The Horizons at Warner’s retention rate is impressive. Eleven of the 15 children in its original cohort from 2010 still attend.
Parents routinely laud Gatto’s commitment to building and sustaining relationships not only during the summer, but throughout the year.          

About that boy who couldn’t write his name: Gatto wound up walking his mother through the special education system once school started.
“We work with families,” she says. “It’s not that children are just dropped off here every day for six weeks.”
That inclusivity and enthusiastic persistence translates into measurable differences both academically and socially.
“Our motto here is if children don’t want to do something, or feel that it’s impossible,” Gatto adds, “we help them figure out how to do it in a positive way. Because of course they can with the right teacher.”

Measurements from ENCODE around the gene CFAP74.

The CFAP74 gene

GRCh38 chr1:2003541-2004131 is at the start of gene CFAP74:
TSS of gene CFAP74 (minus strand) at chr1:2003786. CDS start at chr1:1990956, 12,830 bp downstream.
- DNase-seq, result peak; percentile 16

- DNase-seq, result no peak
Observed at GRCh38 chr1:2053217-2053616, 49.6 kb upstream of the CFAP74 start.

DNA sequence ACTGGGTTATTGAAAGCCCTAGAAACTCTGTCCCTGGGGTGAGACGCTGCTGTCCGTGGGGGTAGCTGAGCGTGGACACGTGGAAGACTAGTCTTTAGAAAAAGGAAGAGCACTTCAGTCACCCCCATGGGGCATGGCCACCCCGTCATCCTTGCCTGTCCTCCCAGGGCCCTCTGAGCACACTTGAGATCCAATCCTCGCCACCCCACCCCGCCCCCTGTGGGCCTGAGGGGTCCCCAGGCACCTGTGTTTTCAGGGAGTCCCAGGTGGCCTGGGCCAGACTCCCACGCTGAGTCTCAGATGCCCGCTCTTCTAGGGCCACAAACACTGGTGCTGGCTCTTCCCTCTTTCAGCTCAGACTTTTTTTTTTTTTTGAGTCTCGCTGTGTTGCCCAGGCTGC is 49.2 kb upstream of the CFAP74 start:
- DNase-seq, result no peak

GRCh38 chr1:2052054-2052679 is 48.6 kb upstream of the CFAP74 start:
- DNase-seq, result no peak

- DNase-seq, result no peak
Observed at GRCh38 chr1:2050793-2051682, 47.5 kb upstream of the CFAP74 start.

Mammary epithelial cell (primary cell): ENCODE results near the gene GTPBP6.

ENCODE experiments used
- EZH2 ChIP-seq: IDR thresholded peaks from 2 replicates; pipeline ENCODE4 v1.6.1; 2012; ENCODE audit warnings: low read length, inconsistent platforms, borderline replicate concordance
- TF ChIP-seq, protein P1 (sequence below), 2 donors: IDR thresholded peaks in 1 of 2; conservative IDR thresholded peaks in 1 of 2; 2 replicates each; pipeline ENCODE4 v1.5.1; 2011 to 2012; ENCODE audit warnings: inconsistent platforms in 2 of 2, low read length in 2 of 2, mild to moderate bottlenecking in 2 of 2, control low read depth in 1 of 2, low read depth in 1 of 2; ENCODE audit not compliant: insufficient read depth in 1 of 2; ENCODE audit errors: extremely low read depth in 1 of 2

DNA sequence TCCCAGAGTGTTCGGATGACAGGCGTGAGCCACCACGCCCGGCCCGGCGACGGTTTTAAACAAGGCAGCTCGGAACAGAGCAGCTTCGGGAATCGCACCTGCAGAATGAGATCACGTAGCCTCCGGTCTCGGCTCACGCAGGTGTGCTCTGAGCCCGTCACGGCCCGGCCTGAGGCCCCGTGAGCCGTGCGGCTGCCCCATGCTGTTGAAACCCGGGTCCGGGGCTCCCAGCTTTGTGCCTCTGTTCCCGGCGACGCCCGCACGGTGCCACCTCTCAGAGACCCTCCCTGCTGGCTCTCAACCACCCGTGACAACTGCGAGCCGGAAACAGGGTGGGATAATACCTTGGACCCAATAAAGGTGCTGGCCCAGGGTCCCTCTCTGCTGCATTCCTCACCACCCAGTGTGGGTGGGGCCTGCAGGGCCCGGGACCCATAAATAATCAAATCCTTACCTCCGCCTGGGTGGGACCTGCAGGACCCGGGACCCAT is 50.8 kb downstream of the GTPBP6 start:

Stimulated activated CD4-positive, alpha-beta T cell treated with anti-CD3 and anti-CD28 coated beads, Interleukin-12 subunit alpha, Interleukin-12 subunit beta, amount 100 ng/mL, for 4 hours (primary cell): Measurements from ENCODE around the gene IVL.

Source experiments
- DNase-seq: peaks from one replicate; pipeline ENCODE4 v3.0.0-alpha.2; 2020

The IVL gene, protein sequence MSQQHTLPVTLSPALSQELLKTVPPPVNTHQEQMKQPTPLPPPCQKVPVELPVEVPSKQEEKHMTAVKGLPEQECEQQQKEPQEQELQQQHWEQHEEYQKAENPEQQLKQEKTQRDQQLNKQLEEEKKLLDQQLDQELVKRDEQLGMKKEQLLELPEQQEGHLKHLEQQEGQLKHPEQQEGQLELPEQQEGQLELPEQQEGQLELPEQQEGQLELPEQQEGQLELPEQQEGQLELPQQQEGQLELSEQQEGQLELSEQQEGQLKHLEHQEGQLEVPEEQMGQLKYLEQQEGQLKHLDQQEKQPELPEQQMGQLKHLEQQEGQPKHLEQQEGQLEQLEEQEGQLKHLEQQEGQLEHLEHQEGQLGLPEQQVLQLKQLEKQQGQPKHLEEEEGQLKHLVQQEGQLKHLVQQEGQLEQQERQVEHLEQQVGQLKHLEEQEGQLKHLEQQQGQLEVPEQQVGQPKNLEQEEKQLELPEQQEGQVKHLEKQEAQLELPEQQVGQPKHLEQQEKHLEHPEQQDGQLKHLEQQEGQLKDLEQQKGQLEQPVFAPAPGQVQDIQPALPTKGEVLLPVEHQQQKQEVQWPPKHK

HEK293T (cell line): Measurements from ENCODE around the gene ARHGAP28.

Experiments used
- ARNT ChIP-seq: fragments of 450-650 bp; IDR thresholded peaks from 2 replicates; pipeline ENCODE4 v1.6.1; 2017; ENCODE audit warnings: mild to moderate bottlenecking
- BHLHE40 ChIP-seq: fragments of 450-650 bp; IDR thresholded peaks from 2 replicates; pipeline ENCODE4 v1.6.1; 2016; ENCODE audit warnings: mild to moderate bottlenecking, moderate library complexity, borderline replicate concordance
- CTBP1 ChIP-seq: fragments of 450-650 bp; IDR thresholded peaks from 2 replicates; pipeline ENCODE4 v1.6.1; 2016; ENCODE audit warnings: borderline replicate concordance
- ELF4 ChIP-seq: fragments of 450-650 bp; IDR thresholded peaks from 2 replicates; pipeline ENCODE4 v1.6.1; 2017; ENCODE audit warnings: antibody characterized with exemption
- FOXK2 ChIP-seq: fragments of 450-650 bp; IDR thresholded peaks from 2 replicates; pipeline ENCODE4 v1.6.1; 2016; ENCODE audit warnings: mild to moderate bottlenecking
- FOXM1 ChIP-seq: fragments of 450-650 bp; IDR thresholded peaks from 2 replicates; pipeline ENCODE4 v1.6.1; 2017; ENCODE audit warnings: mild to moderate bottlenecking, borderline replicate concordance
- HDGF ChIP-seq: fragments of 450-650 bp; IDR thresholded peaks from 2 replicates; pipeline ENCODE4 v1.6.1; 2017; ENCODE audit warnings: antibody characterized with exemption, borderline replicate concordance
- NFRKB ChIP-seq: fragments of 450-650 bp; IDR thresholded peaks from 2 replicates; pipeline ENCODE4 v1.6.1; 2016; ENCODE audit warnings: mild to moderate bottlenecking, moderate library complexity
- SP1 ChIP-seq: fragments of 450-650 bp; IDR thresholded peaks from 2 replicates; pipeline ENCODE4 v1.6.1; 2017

Horizons students

Fifteen-year-old Micah Green doesn’t talk much at home or school, maybe a sentence or two over the course of an entire day. He would rather be alone on the computer than go to the movies or out to eat, and is the slowest sibling—he is the oldest of four—to leave the house in the morning.
But for the weeks he is at Horizons every summer, that all changes.          

Aside from being the first one ready each morning, he joins conversations, plays basketball with his brother, and jumps rope with his two sisters, all of whom have been attending Horizons for three years.
“There’s something with this program that brings him out of his shell,” says his mother, Farrah Cherubin. “This is a side of him we don’t see at home. There’s tremendous growth and change.”